How stories sell products
Entrepreneurs often wonder at some point in their lives why so few people buy their products. More often than not, this leads to the realization that they might be investing too little in marketing. Unfortunately, even the best product, when not presented correctly to the intended target audience, is condemned to obscurity or, at the very least, a disappointing return on investment. However, the absence of an ad campaign isn’t the sole reason for low sales. I’ll illustrate this with my personal experience of buying perfume.
Adriana Arjona, the face of the Armani product, was unknown to me until then, but she embodied my ideal of beauty. Her makeup, eyebrows, hair, and style were “mine,” so I decided that this perfume would suit me. As for Hugo Boss and Lancome, their ambassadors, Emma Roberts and Zendaya, were famous actresses with very different appearances. Yet, both of them inspired my style and had acted in movies I’d watched countless times.
Another reason for my interest was the story presented in the commercials. They featured strong women who knew what they wanted in life, enjoyed every moment, and, most importantly, lived life on their terms. Perhaps the intended message behind the commercials differed, but that’s how I interpreted it. Consequently, I associated the selected perfumes with my character and life, visually aligning them with my ideal of beauty. Despite not knowing how they smelled, I was convinced that one of them would be mine. I was even worried about what I would do if I didn’t like the scent, as I was so convinced that I wanted it.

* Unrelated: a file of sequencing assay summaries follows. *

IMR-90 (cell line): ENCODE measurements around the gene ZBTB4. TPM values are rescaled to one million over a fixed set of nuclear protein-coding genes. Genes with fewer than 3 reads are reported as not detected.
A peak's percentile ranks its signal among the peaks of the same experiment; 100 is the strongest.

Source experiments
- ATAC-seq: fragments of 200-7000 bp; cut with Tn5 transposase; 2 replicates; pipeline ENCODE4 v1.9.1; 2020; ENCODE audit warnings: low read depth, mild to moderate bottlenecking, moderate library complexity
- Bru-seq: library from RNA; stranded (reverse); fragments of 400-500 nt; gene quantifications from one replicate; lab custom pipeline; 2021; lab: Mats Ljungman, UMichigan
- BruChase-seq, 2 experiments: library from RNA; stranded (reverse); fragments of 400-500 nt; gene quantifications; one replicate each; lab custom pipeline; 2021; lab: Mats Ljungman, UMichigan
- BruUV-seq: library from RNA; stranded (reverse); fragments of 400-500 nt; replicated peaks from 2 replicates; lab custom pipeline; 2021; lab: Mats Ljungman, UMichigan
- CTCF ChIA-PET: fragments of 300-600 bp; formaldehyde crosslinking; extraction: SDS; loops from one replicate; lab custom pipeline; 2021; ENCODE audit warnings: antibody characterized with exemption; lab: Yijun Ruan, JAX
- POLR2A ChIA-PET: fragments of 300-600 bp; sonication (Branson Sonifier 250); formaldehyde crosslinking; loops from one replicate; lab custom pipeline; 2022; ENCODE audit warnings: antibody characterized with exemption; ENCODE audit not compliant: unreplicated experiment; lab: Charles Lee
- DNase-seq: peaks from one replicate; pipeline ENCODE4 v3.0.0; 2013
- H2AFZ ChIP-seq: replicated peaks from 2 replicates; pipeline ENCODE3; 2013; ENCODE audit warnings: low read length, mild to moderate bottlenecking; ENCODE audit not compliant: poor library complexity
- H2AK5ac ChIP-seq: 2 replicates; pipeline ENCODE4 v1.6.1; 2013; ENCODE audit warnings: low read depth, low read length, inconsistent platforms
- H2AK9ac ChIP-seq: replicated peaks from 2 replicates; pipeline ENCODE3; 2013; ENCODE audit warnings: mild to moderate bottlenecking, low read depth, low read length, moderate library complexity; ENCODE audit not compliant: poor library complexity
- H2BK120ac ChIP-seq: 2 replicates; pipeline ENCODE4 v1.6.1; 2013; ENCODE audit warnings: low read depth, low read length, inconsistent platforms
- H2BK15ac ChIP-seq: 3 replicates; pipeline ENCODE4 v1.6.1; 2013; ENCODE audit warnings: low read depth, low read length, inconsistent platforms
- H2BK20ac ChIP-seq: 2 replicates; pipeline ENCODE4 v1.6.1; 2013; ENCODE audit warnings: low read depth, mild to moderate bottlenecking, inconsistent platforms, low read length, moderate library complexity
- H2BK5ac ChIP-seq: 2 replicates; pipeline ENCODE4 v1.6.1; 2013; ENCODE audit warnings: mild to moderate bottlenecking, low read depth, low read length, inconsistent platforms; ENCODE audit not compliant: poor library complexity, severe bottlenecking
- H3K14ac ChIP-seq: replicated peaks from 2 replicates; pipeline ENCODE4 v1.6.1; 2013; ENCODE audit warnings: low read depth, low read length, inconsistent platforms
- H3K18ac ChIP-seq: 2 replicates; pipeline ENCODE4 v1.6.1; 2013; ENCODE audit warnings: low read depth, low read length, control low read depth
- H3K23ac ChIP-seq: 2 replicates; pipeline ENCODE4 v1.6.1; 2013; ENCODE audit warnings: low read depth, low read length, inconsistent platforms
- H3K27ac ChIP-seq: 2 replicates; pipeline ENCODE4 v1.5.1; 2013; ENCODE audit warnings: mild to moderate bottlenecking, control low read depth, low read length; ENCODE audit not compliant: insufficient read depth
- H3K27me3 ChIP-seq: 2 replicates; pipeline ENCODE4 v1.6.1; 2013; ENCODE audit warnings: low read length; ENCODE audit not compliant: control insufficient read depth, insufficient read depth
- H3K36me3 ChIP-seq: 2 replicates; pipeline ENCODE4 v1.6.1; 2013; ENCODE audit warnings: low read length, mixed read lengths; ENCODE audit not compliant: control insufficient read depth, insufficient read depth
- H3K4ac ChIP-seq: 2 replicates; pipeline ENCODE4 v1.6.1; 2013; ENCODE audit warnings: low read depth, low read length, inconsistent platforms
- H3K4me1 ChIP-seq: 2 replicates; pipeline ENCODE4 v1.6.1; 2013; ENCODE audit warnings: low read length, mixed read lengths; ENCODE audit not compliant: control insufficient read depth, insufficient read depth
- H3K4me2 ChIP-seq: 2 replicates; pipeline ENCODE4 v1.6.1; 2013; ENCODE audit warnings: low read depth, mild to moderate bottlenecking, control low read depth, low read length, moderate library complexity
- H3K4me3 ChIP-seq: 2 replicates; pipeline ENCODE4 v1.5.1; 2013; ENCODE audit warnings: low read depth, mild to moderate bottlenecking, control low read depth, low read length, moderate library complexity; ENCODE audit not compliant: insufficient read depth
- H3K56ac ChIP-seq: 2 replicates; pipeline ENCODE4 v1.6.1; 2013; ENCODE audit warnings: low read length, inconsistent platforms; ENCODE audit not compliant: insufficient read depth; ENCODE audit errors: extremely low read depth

When the stores finally reopened, I visited Sephora for the long-awaited scent test and purchase. To my surprise, the scents were nice but quite average. I had gone there with the expectation that they would be extraordinary and unique, reflecting the belief that my life is one of a kind. This led me to spend 30 minutes in Sephora, sampling other perfumes. My frustration grew with each new scent, and surprisingly, with each passing minute as none of the staff offered assistance. Frustrated and unsatisfied, I left the store. Driven by my task-oriented nature, I decided to try my luck at Douglas.